Hong Kong Weather June
A mesmerizing blue light is illuminating Hong Kong’s waters, but the lights aren’t just beautiful. Marine biologists are saying they’re potentially toxic.
This stunning light is a strong indicator a harmful algal bloom is present. Noctiluca scintillans, also known as Sea Sparkle, is known to create this type of bloom.
Noctiluca is a single-celled organism and a wonder in itself, as it functions as both a plant and animal. The organism can act and look like algae, even though, it is not.
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These types of blooms are triggered by farm pollution that can be devastating to marine life and local fisheries, according to University of Georgia oceanographer Samantha Joye, who was shown Associated Press photos of the glowing water.
"Those pictures are magnificent. It's just extremely unfortunate that the mysterious and majestic blue hue is created by a Noctiluca, " Joye wrote in an email Thursday.
This Thursday, Jan. 22, 2015 photo made with a long exposure shows the glow from a Noctiluca scintillans algal bloom along the seashore in Hong Kong. (AP Photo/Kin Cheung)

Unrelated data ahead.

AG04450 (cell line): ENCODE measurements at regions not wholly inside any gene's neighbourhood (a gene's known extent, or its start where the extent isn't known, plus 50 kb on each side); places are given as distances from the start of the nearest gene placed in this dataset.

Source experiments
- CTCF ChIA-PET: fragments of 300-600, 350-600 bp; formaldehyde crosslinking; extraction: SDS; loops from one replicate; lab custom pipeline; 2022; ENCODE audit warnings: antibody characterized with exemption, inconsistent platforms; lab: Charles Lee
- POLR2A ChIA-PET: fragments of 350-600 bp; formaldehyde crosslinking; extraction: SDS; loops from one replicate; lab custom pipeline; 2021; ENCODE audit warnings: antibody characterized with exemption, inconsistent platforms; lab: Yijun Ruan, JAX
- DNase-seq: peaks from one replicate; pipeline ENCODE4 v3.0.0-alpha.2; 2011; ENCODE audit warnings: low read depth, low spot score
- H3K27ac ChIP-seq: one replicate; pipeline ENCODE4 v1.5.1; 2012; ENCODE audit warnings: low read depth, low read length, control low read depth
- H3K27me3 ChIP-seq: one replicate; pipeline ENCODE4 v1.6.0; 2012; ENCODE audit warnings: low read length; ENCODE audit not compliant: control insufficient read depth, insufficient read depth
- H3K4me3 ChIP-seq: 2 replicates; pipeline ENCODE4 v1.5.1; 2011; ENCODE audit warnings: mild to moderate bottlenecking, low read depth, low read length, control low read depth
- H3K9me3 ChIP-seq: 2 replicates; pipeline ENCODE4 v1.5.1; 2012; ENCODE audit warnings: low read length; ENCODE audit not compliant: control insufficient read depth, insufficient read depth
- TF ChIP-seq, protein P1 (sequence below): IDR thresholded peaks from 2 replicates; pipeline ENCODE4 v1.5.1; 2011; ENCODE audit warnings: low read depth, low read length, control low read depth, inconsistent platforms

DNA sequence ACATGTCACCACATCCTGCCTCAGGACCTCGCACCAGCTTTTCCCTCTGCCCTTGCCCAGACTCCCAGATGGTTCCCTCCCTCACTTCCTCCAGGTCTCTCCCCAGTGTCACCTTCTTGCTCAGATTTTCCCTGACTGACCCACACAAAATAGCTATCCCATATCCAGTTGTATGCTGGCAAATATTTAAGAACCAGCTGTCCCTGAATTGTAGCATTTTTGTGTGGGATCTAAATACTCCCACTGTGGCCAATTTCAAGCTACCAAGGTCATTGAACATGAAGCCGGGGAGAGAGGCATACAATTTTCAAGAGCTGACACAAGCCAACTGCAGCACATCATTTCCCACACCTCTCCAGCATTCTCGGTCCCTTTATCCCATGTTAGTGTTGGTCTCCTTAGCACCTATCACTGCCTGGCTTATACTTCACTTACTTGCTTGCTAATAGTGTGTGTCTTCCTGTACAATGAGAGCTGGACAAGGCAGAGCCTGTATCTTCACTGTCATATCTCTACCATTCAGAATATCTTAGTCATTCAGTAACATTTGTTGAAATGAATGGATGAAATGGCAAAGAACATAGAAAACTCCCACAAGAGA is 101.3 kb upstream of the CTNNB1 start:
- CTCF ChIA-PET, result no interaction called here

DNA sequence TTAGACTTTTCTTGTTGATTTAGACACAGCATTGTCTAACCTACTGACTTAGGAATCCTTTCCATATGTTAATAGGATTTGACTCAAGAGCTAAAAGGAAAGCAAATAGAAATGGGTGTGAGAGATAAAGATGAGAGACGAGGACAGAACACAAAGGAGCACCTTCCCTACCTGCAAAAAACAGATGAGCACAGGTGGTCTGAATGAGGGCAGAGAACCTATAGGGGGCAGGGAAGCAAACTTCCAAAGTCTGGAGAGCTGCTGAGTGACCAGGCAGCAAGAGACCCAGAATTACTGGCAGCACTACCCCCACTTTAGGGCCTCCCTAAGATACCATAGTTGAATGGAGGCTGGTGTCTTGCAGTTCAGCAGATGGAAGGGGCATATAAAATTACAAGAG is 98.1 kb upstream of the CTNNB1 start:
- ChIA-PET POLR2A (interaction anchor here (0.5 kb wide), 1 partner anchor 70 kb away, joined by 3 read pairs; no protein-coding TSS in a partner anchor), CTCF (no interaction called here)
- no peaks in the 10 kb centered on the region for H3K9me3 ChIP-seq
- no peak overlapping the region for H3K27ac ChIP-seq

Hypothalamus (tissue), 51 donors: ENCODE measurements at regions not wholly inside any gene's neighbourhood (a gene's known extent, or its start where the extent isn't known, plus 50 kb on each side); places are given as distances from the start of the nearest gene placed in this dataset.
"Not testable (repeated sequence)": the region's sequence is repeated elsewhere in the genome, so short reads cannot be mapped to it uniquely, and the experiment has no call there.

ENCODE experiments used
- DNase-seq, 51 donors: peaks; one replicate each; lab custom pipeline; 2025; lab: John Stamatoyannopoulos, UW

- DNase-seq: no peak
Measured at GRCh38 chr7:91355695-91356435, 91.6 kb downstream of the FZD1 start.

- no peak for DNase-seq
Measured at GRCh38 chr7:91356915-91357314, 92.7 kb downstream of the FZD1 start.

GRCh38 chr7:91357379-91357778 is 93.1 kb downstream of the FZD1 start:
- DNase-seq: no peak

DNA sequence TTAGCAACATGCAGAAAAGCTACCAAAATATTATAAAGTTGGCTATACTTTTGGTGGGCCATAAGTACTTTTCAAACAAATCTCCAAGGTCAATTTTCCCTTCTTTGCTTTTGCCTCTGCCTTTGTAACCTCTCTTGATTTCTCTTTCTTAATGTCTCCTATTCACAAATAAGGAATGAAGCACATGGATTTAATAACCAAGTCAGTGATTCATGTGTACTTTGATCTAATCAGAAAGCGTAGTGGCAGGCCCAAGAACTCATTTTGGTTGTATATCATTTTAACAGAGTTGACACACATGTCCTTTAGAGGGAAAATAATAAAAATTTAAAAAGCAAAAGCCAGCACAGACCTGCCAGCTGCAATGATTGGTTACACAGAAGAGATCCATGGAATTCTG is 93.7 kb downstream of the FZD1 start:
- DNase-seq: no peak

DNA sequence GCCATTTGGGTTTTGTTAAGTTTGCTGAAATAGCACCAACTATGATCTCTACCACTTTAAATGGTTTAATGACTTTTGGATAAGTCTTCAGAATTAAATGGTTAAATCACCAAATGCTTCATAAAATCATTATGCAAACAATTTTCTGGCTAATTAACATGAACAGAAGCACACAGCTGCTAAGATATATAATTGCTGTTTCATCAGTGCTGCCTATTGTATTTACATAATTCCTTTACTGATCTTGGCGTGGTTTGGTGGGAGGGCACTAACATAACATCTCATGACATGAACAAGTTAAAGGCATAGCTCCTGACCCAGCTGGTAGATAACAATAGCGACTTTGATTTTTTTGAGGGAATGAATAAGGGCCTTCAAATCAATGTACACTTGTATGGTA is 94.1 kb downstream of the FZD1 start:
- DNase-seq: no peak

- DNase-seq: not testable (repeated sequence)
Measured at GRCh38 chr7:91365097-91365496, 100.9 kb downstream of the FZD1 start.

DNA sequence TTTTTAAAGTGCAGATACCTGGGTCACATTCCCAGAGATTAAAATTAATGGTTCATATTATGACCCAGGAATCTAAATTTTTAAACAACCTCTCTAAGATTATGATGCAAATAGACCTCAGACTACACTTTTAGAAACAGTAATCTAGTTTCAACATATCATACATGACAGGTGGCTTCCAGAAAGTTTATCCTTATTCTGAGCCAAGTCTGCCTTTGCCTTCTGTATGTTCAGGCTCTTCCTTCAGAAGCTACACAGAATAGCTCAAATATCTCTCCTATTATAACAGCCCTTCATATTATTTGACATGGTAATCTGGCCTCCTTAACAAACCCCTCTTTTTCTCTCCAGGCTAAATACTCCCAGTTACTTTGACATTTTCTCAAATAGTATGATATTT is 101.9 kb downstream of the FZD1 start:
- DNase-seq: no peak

This is part of a problem that is growing worldwide, said Joye and other scientists.
Noctiluca is a type of single-cell life that eats plankton and is eaten by other species. The plankton and Noctiluca become more abundant when nitrogen and phosphorous from farm run-off increase.
Unlike similar organisms, Noctiluca doesn't directly produce chemicals that can attack the nervous system or parts of the body.
But recent studies show it is much more complicated and links them to blooms that have been harmful to marine life. Noctiluca's role as both prey and predator can eventually magnify the accumulation of algae toxins in the food chain, according to oceanographer R. Eugene Turner at Louisiana State University.
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